2k to go along a stretch through an industrial estate on the only bit of the course without any support, I just had to stop… resting my hands on my knees I shouted a word on the top my voice, this is not a word I have used too often and I am just glad my mum wasn’t there to hear me. Funnily enough, one guy I hadn’t seen was and he seemed to know exactly what I needed. Joining in with the profanities, he shouted out me “Stop F*****k around, Richard, get on with it, COME ON!” I wish I could say thank you now.
The last km felt like a sprint on jelly legs through the town, I hit the stadium and my watch said 09:58, I saw my mum, sister and Selina, knowing how close it was they just shouted GO GO GO, don’t stop. I wanted to and thought I could perhaps sacrifice the seconds, but I just couldn’t trust the time on my watch. I crossed the line in 09:58:57, just as predicted – Best Laid Plans.
2 bags of IV later and an incredibly deep sleep I saw in Pete and Matt, 2 epic performances by my friends and family and a great one to share with them.
The next week went by and rather than elation I was disappointed, it is always a major come down from a big race like that so feeling a bit low is expected. The disappointment was really that all things considered I didn’t enjoy the race, I didn’t enjoy the training, I hadn’t even taken the time to enjoy 10,000 people cheering for me in a stadium and this was hugely frustrating. I spent quite a long time working out why and eventually it was very clear, the race target had become too consuming, nothing else mattered so whenever I came across a setback that threatened this a little, more joy was lost. This was not the reason I got into triathlons and to be honest I would have happily thrown my bike in that Bavarian canal after the race.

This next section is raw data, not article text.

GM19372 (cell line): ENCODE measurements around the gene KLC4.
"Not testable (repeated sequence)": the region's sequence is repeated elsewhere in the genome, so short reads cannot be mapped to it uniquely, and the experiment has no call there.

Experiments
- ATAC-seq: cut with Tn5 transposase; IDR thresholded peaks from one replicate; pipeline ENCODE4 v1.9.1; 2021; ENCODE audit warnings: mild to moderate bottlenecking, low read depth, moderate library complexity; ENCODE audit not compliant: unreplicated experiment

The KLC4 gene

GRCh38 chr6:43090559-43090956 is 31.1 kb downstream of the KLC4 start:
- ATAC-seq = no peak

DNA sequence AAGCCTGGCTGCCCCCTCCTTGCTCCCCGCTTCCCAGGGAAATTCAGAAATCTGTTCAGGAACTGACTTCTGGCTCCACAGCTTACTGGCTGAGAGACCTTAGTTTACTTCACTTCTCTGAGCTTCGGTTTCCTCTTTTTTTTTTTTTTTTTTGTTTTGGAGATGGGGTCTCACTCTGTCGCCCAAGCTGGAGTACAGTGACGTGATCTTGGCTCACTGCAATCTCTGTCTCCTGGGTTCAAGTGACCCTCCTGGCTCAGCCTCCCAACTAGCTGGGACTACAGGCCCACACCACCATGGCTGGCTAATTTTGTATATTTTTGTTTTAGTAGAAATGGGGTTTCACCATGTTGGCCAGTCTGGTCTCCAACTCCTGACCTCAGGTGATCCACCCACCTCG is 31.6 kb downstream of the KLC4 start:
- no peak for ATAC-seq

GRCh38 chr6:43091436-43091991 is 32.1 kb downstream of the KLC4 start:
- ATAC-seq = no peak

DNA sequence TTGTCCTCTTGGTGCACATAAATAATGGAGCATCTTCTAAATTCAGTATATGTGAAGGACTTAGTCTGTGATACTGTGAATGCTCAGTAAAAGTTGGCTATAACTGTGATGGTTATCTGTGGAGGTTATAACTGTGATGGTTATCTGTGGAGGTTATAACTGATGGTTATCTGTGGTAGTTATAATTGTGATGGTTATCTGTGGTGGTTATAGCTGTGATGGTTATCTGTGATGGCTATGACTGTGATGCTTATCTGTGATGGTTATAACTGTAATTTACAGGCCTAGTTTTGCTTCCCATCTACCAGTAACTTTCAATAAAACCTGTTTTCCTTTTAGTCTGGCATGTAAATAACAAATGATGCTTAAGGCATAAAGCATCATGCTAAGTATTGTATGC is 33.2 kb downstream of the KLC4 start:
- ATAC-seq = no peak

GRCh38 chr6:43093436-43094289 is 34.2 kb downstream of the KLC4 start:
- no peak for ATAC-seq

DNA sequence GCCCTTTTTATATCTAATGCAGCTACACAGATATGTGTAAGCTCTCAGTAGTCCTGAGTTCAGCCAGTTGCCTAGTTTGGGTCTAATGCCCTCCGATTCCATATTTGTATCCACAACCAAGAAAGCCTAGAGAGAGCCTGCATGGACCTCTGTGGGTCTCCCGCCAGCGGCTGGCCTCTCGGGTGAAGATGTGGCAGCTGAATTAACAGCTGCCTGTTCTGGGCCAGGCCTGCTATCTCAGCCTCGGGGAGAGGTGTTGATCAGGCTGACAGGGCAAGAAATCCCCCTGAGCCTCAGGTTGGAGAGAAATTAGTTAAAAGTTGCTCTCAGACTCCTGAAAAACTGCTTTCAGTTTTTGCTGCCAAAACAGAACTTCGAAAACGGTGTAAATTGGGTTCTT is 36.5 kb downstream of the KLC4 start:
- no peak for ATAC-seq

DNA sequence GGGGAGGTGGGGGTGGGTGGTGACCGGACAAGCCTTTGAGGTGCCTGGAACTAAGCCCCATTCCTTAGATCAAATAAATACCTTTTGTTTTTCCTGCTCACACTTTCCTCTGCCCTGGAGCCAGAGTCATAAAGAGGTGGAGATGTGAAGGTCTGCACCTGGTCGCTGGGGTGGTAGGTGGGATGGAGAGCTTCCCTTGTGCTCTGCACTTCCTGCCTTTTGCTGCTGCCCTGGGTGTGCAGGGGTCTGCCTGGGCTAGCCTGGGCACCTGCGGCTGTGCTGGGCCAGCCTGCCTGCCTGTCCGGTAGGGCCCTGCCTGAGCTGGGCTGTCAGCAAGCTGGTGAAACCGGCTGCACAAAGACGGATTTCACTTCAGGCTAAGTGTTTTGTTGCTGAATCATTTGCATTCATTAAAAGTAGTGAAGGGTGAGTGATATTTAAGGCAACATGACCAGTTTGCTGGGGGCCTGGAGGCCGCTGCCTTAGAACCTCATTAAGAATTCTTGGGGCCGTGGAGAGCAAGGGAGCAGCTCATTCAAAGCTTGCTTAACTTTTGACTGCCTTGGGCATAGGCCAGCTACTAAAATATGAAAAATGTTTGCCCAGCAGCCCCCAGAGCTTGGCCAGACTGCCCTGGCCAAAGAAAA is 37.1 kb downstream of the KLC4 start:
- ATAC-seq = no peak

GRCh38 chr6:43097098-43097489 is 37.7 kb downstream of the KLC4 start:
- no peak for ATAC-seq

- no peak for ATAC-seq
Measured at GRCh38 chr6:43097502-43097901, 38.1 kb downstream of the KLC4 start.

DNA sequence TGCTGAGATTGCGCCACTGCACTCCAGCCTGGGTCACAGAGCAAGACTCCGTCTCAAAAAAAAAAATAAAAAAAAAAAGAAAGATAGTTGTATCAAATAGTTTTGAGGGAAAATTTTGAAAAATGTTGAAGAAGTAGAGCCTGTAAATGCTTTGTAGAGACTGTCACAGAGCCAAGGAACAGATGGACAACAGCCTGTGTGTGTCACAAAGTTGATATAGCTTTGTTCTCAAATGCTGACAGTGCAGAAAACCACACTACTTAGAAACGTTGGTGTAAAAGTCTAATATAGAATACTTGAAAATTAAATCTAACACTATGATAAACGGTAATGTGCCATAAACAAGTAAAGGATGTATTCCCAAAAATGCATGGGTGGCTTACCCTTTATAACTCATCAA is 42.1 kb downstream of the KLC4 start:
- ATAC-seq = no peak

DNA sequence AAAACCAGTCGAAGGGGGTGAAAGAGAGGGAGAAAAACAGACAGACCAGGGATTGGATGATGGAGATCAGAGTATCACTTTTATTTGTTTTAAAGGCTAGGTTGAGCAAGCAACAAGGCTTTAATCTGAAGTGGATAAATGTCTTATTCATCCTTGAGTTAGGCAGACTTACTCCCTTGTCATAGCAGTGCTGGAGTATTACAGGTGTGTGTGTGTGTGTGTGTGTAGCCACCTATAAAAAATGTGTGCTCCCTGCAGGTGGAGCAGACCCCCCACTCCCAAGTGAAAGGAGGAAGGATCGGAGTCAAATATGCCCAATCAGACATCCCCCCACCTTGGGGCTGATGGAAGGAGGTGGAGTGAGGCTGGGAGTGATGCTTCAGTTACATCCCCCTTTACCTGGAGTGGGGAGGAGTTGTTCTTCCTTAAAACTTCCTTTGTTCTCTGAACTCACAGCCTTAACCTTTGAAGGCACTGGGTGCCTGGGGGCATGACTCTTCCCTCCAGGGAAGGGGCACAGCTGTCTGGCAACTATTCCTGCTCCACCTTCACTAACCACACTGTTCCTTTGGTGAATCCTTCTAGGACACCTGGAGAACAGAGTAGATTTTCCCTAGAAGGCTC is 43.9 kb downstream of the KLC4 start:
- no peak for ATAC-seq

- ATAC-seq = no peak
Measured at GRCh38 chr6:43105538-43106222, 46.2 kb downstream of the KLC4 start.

But… I am addicted, addicted to the endorphins that come with challenging yourself, burying yourself beyond exhaustion. Other than a boxing match how many times to get to truly test yourself physically and mentally, granted the difference here is this against yourself but that’s what makes for such an exciting and even match up, also at I reckon I would be hopeless at boxing.
Finally, I don’t believe I deserved to go under 10 hours, I don’t think I trained enough but Roth became a mental and physical test of resilience. It chewed me up and spat me the right side of where I was aiming. The lessons learnt were huge though and I am now way more self-aware of just how far you can push yourself before you have to stop and I’m keen to test this out… can I go further, can I go faster?
The biggest race of 2017 is no race at all but rather the start of IVF with Selina, unfortunately the delay in me writing this means we are already through one failure and into our second round. Quite simply though an ironman is nothing compared to the physical and mental aspects of IVF and as proud as Sel is of me after each race I am of her each evening as she injects herself full of some concoction of hormones confusing drugs (it’s not performance enhancing, I’ve checked). I also wonder, when successful, if my paragraph above about not racing for anyone else will change.
As I didn’t throw my bike in that canal and the docs gave me the all clear that years in lycra on narrow saddles is not proving a detriment to the challenge above I have decided to change tact slightly. The mantra this year is times don’t matter (well they always matter a bit) and instead it’s time to test the resilience. With my first ultra-marathon (106km round the IOW) in 6 days’ time and an entry into Triathlon X 6 weeks after (The world’s supposed toughest Ironman) I will just be racing to finish and enjoy.